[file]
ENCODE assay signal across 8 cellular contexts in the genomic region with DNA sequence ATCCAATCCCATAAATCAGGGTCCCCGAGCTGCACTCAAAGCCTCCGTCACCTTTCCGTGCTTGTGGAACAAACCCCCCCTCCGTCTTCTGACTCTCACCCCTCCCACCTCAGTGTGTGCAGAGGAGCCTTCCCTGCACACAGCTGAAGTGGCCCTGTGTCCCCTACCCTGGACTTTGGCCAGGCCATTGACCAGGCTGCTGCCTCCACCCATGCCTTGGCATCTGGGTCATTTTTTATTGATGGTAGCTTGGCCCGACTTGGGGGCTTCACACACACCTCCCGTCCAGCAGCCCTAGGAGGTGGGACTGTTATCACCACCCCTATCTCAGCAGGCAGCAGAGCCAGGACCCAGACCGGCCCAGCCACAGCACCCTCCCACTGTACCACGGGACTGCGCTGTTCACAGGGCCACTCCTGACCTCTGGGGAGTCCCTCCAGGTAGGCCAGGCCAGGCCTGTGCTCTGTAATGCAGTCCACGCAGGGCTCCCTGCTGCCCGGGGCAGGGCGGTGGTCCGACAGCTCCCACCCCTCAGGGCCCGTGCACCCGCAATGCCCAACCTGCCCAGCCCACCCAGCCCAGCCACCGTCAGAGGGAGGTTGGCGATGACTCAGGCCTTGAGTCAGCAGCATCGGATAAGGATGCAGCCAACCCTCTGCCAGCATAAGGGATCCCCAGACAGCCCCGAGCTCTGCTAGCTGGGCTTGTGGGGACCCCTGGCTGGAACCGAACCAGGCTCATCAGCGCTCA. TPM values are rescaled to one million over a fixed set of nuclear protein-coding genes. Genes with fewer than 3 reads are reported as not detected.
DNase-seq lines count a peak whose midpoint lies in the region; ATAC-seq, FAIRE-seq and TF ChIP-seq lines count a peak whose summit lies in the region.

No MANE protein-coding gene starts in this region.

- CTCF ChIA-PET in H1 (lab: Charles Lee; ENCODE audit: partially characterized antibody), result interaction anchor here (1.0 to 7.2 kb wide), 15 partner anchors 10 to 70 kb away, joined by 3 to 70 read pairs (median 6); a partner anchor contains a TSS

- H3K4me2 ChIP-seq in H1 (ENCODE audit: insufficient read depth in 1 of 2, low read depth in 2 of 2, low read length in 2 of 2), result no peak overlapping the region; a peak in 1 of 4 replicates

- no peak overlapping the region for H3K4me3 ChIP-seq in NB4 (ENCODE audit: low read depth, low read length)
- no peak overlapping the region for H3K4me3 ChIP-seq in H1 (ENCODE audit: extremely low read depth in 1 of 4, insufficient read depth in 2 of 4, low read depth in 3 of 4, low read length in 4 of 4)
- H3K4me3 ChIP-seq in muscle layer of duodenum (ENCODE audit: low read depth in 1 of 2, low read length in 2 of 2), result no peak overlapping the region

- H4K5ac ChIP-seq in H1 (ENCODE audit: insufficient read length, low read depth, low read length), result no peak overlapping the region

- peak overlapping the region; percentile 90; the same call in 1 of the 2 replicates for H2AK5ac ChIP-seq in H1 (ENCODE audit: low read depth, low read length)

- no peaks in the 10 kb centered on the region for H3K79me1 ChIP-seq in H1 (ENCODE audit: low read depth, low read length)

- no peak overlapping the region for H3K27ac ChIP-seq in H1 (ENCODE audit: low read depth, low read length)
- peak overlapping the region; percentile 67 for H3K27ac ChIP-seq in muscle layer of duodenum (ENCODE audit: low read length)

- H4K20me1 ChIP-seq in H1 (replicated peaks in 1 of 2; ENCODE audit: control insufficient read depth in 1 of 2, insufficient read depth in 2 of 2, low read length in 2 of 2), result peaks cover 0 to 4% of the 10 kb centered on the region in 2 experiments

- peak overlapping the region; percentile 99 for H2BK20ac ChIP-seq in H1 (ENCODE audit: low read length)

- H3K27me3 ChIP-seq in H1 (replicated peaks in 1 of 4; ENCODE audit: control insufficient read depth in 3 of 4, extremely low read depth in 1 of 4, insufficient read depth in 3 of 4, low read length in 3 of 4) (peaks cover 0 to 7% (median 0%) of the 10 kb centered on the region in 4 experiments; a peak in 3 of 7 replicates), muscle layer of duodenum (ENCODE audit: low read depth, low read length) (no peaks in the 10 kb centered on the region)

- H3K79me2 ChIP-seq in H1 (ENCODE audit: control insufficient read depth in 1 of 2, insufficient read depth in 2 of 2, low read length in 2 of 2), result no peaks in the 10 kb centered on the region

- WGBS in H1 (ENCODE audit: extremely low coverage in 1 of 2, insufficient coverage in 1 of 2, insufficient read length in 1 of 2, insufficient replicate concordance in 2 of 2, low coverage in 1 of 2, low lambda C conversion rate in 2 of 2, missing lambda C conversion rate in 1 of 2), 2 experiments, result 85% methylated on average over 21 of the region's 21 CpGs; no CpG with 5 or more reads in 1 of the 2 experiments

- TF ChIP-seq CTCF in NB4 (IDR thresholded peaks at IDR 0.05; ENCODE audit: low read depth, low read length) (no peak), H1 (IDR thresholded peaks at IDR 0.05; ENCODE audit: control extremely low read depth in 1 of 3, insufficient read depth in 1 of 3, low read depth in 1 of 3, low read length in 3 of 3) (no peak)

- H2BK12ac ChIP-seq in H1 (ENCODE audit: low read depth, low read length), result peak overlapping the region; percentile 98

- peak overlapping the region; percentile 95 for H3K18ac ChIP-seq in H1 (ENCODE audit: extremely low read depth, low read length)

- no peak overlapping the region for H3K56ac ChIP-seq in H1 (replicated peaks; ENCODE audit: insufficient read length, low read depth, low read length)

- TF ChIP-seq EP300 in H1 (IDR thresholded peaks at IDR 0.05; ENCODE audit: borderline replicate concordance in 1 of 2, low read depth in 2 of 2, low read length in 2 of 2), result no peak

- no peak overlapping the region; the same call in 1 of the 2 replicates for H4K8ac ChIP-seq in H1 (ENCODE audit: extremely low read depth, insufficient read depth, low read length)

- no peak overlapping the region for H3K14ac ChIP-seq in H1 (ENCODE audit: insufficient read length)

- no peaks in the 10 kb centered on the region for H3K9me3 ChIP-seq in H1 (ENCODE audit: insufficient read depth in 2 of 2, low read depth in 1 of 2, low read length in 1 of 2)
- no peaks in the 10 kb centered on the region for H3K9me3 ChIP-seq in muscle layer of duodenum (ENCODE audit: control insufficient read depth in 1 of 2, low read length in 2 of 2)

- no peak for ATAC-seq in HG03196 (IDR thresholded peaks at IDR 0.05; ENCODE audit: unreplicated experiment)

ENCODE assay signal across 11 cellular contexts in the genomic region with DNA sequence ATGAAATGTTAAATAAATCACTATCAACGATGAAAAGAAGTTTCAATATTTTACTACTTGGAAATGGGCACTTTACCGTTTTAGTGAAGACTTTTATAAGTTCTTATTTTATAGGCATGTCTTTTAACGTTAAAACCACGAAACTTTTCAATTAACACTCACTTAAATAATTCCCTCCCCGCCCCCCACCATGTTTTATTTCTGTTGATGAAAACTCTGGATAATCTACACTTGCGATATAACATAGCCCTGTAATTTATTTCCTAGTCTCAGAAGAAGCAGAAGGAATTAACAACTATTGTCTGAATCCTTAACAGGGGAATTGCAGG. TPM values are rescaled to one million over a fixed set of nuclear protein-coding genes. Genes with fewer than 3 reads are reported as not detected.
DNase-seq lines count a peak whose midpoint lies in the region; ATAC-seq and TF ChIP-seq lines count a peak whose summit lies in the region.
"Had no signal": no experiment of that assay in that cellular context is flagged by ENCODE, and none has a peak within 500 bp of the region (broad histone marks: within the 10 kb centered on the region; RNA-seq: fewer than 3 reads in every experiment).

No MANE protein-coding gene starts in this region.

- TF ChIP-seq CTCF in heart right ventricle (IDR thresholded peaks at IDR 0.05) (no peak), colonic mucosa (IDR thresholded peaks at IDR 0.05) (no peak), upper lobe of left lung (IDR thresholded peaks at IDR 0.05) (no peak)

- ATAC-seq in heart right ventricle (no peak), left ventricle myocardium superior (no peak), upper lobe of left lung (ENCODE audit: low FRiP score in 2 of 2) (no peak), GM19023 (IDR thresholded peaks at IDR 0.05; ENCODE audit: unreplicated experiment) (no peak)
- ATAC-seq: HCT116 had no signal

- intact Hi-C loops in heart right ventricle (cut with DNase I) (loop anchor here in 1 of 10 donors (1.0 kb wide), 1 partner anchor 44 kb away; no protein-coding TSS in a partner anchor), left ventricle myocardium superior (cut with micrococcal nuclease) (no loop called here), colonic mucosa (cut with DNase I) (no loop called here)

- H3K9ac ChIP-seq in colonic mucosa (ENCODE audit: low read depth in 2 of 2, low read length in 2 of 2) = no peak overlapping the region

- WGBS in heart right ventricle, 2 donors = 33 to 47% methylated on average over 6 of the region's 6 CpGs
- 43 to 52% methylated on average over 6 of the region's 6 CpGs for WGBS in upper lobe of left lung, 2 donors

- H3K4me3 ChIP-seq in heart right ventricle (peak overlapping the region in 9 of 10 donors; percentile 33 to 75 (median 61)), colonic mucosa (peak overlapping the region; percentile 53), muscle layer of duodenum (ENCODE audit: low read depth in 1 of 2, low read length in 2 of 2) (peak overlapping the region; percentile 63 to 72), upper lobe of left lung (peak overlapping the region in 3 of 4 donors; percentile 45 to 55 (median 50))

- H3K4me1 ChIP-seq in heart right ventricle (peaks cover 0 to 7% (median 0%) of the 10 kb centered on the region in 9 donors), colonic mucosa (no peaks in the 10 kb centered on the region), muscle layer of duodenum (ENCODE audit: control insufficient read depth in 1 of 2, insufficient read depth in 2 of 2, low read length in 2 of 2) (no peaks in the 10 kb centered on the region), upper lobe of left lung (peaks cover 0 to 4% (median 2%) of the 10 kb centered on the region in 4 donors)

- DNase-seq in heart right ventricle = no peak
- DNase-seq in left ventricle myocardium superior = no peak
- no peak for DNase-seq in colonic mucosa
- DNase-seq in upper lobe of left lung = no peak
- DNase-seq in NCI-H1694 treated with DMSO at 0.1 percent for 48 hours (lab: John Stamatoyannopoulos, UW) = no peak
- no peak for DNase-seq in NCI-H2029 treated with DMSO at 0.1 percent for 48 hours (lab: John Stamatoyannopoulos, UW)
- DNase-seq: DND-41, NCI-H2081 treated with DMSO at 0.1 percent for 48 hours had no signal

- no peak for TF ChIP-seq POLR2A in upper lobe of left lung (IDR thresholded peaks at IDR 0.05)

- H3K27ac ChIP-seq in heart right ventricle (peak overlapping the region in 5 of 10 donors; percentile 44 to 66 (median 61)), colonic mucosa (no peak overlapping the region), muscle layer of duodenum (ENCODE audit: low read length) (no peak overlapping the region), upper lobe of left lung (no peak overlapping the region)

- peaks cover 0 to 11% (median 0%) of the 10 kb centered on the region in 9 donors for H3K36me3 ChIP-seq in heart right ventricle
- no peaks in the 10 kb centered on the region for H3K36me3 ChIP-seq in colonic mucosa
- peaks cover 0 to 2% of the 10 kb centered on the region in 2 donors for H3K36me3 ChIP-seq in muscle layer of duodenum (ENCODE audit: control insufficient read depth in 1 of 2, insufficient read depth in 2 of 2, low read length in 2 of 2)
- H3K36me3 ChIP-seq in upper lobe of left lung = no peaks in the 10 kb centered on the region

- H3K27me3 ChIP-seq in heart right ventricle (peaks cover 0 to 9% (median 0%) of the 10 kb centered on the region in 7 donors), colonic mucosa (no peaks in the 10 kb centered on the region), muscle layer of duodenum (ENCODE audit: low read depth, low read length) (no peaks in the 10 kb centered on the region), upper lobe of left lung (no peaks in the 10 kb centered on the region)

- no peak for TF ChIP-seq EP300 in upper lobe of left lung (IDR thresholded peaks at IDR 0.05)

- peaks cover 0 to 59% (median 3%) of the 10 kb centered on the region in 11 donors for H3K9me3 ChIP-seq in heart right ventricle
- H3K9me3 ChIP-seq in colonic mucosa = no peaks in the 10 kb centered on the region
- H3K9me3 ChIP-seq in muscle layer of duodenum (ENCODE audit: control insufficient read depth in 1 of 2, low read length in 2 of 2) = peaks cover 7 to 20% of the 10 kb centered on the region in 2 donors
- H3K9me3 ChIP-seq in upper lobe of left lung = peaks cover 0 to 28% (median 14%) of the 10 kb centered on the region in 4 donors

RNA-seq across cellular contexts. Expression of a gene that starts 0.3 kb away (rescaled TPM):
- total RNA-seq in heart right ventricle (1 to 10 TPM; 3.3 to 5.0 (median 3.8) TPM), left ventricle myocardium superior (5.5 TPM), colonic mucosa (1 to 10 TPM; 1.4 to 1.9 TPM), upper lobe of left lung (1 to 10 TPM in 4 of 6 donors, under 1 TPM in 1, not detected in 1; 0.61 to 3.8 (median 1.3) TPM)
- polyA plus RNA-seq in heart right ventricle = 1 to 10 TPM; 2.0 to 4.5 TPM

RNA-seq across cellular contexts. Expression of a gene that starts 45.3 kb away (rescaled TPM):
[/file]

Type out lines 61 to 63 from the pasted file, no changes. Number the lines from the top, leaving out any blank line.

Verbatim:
RNA-seq across cellular contexts. Expression of a gene that starts 0.3 kb away (rescaled TPM):
- total RNA-seq in heart right ventricle (1 to 10 TPM; 3.3 to 5.0 (median 3.8) TPM), left ventricle myocardium superior (5.5 TPM), colonic mucosa (1 to 10 TPM; 1.4 to 1.9 TPM), upper lobe of left lung (1 to 10 TPM in 4 of 6 donors, under 1 TPM in 1, not detected in 1; 0.61 to 3.8 (median 1.3) TPM)
- polyA plus RNA-seq in heart right ventricle = 1 to 10 TPM; 2.0 to 4.5 TPM